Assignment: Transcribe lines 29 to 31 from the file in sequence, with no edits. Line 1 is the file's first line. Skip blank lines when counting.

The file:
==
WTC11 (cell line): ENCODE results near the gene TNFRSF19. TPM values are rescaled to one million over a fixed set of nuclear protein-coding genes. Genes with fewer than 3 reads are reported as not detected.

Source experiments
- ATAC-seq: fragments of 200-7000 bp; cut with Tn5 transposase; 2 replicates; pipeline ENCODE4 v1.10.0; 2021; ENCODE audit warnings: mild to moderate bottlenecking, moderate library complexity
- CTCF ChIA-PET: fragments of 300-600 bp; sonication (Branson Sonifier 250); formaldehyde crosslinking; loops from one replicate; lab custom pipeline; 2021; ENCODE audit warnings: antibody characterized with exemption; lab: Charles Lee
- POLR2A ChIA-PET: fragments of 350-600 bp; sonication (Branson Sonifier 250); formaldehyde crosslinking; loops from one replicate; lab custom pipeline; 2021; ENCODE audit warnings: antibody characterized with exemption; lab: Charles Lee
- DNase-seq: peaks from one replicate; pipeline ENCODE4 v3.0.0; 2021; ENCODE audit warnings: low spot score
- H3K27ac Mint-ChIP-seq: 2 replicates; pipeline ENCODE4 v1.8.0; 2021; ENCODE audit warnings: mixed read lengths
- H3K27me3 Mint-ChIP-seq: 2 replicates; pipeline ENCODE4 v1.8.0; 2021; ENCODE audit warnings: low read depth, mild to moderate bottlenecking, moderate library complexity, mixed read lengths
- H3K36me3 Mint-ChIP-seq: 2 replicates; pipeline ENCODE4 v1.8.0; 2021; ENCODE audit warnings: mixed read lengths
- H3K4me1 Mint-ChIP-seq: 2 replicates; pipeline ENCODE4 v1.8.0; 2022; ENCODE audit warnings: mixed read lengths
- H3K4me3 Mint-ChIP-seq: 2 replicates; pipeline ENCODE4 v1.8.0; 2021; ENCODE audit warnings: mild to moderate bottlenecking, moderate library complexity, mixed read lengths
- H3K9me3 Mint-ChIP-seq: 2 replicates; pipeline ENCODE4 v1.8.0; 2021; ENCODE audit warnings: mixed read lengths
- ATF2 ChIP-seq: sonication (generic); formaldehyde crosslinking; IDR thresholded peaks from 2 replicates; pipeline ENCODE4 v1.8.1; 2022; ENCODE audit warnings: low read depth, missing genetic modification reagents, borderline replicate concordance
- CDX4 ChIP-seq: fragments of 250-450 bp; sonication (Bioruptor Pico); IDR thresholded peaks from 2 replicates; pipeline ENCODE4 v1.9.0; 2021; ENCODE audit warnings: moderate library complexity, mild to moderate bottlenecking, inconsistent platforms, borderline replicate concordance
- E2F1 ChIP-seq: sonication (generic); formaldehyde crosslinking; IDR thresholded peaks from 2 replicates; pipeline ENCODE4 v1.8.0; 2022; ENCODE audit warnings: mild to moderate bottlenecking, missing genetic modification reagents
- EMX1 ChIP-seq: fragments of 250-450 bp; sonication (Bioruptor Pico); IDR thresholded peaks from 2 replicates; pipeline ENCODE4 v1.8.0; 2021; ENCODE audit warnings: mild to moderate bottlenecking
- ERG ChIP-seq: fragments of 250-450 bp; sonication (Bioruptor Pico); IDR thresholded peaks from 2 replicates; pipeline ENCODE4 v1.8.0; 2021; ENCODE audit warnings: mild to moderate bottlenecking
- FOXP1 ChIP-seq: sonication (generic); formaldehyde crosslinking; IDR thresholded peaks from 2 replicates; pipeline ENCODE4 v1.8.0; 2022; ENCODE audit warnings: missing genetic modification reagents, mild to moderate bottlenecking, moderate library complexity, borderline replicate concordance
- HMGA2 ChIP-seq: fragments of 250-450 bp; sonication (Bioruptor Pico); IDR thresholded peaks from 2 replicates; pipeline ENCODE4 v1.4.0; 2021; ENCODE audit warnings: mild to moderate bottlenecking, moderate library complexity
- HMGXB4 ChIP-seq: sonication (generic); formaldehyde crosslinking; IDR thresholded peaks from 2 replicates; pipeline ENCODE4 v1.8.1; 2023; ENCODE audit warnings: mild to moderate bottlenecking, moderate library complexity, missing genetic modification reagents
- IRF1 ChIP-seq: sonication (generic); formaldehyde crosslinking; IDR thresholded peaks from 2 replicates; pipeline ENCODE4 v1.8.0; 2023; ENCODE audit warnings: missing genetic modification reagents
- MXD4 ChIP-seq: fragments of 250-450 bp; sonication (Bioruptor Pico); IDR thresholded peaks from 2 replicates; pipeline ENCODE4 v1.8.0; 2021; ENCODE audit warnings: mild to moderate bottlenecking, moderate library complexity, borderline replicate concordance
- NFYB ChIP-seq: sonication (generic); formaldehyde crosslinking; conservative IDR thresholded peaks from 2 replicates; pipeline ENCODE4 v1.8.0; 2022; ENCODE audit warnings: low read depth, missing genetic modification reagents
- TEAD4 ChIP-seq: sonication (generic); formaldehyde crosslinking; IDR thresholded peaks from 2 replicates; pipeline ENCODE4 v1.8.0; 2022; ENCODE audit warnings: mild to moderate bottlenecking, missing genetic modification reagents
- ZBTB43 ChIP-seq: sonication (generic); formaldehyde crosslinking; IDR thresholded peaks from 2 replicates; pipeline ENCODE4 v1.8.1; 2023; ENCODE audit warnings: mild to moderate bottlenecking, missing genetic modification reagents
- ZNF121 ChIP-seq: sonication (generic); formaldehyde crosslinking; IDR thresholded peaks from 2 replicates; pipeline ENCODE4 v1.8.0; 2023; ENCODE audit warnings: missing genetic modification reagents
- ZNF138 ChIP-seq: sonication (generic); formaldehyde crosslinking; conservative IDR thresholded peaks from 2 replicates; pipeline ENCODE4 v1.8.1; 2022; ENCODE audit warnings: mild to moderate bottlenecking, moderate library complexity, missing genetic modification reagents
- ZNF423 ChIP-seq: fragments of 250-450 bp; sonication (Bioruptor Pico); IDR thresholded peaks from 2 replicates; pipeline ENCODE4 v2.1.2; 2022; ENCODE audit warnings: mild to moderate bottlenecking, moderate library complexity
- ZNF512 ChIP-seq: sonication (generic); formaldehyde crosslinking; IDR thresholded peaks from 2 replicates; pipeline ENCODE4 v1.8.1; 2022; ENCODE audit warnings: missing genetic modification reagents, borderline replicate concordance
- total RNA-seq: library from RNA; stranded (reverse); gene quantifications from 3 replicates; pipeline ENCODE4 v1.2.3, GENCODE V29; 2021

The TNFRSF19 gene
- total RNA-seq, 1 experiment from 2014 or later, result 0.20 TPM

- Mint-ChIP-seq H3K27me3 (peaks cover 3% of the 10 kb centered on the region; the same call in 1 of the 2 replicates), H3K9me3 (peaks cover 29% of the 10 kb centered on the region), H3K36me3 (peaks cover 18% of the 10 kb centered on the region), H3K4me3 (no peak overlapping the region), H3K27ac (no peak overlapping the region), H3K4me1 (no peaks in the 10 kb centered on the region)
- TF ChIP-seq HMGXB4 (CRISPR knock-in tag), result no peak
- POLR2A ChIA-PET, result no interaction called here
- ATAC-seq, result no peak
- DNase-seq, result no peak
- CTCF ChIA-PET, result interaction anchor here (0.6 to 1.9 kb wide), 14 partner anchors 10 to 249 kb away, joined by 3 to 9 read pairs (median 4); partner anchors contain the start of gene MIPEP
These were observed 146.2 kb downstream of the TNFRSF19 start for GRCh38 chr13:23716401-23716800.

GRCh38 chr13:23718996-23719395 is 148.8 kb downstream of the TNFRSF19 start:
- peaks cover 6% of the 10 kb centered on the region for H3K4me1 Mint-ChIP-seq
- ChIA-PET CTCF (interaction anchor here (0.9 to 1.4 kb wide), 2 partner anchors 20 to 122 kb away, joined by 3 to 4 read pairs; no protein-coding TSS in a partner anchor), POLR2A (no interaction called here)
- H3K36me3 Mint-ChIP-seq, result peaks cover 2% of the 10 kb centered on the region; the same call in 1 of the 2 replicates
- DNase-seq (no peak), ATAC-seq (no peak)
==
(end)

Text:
- ZNF512 ChIP-seq: sonication (generic); formaldehyde crosslinking; IDR thresholded peaks from 2 replicates; pipeline ENCODE4 v1.8.1; 2022; ENCODE audit warnings: missing genetic modification reagents, borderline replicate concordance
- total RNA-seq: library from RNA; stranded (reverse); gene quantifications from 3 replicates; pipeline ENCODE4 v1.2.3, GENCODE V29; 2021

The TNFRSF19 gene